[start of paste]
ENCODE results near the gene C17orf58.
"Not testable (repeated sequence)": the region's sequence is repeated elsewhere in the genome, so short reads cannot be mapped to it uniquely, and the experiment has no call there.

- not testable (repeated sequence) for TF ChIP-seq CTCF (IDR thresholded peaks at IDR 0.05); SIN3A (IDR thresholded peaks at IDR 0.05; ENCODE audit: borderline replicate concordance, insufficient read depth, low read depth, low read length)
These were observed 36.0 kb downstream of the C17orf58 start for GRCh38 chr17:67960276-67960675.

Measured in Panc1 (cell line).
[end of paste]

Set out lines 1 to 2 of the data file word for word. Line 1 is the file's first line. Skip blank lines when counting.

ENCODE results near the gene C17orf58.
"Not testable (repeated sequence)": the region's sequence is repeated elsewhere in the genome, so short reads cannot be mapped to it uniquely, and the experiment has no call there.